Sliver meaning

slĭvər
A slender piece cut, split, or broken off; a splinter.

Slivers of broken glass.

noun
2
0
A continuous strand of loose fiber, such as wool, flax, silk, or cotton, ready to be roved or spun.
noun
1
0
A small narrow piece, portion, or plot.

A sliver of land.

noun
0
0
To split or become split into slivers.
verb
0
0
A thin, sharp piece that has been cut, split, or broken off something; splinter.
noun
0
0
Advertisement
Any slender fragment or portion.

The cresecent moon was a sliver of light.

noun
0
0
A loose, thin, continuous fiber or strand, as of wool or flax after carding, ready to be drawn and twisted.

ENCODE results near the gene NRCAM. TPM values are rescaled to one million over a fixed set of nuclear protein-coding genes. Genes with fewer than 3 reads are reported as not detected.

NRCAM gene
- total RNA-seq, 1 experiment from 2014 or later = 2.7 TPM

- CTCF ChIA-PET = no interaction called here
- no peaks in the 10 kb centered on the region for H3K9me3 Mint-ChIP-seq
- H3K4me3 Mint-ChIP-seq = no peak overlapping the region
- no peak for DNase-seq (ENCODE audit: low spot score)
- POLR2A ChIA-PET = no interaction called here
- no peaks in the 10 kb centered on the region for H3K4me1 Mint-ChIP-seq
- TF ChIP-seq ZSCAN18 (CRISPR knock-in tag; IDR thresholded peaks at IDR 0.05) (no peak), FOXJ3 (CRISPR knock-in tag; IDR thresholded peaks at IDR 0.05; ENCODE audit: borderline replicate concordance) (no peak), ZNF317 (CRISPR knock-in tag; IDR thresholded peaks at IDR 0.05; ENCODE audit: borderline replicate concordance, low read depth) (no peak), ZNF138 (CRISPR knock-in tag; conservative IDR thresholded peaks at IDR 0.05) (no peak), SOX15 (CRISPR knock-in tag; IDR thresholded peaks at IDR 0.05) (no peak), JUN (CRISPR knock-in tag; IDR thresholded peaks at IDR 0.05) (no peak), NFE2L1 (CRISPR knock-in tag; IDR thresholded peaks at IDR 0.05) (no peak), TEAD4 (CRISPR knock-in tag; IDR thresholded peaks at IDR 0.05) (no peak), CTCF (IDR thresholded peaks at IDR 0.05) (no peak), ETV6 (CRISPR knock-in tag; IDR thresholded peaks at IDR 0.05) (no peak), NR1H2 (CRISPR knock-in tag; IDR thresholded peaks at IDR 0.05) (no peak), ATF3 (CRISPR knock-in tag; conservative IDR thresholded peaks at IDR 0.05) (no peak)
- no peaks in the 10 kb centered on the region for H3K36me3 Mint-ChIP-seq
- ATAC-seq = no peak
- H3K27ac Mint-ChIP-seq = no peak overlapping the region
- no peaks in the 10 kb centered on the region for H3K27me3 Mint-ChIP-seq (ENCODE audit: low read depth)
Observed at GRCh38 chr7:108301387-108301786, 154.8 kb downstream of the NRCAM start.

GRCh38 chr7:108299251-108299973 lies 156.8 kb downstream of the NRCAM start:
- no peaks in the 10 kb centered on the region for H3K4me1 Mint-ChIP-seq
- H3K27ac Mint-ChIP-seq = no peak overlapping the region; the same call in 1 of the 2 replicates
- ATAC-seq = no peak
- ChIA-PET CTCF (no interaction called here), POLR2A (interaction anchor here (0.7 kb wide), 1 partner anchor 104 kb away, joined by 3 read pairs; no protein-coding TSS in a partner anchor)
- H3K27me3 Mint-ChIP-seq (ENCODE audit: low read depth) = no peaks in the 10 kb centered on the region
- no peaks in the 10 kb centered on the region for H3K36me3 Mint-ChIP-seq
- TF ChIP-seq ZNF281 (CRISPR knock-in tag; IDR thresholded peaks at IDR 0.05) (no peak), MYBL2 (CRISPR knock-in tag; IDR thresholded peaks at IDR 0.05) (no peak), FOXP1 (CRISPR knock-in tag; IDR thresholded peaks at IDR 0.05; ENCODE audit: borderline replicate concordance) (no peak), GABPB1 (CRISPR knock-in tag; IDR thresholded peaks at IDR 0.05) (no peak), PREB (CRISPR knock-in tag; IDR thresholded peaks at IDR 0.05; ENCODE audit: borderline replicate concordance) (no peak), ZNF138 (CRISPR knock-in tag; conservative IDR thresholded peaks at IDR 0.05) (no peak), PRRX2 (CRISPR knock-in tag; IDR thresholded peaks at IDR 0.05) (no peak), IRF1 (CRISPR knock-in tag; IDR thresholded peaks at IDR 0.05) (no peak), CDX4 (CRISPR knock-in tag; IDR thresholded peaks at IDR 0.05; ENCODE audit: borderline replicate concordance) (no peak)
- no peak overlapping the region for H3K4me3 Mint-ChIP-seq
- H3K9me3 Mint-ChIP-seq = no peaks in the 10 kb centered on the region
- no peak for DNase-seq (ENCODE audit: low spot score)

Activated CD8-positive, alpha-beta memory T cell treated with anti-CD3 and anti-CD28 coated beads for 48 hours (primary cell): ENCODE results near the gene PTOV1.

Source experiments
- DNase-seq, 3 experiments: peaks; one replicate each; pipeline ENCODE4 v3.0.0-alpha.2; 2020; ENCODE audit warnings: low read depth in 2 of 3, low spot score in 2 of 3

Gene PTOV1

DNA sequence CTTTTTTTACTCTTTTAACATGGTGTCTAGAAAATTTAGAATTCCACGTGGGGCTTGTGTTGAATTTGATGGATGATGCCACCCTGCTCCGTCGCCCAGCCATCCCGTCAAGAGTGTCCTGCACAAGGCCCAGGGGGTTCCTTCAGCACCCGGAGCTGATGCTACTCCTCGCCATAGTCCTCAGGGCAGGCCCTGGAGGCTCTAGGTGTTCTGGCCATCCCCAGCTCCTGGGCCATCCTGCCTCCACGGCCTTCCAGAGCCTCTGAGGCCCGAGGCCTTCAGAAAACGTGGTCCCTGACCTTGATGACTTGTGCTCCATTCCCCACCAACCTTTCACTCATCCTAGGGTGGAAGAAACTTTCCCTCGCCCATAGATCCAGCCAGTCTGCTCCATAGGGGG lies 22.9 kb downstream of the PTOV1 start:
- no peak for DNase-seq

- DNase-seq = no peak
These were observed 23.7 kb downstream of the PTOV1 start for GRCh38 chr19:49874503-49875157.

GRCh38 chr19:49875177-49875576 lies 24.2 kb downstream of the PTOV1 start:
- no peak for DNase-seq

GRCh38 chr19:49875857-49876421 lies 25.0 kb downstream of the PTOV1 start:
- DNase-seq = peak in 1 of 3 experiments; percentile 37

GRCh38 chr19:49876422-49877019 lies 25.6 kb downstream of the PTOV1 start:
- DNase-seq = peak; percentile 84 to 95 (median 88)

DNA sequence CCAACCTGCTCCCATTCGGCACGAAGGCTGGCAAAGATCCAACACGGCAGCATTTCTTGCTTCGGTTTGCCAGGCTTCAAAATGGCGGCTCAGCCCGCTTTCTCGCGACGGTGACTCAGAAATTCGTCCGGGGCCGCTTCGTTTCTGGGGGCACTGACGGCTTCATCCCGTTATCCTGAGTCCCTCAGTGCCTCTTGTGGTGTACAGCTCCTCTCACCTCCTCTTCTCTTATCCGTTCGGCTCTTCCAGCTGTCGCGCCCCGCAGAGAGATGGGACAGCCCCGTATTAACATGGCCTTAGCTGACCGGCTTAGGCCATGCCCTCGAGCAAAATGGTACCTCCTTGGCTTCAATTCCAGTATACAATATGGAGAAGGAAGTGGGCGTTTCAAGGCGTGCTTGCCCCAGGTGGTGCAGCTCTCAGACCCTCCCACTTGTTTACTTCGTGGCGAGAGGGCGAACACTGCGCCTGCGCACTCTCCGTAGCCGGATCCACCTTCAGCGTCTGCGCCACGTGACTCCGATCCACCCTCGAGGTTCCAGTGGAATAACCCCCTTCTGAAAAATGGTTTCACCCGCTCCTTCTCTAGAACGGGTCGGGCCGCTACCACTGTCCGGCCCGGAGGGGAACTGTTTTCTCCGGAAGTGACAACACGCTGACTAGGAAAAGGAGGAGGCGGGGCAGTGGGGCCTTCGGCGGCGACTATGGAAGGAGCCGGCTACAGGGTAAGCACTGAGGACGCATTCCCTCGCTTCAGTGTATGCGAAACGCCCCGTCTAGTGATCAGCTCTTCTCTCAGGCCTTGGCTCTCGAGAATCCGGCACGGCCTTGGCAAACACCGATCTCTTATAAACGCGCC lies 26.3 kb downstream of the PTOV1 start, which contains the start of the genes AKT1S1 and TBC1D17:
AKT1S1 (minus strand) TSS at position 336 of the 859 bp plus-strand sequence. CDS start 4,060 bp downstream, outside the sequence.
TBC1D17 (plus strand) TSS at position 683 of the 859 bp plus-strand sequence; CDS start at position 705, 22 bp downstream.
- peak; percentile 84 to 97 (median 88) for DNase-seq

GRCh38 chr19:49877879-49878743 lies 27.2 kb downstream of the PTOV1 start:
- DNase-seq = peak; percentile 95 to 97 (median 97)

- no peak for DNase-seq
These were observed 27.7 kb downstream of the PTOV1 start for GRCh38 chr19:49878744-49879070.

noun
0
0
To cut or break into slivers.
verb
0
0
A long piece cut or rent off; a sharp, slender fragment; a splinter.
noun
0
0
A strand, or slender roll, of cotton or other fiber in a loose, untwisted state, produced by a carding machine and ready for the roving or slubbing which precedes spinning.
noun
0
0
Advertisement
Bait made of pieces of small fish. Compare kibblings.
noun
0
0
(US, New York) A narrow high-rise apartment building.
noun
0
0
To cut or divide into long, thin pieces, or into very small pieces; to cut or rend lengthwise; to slit.

To sliver wood.

verb
0
0

Origin of sliver

  • Middle English slivere from sliven to split from Old English slīfan

    From American Heritage Dictionary of the English Language, 5th Edition

  • Middle English slivere, sliver from Middle English sliven (“to cut, cleave, split"), from Old English -slÄ«fan (as in tōslÄ«fan (“to split, split up")).

    From Wiktionary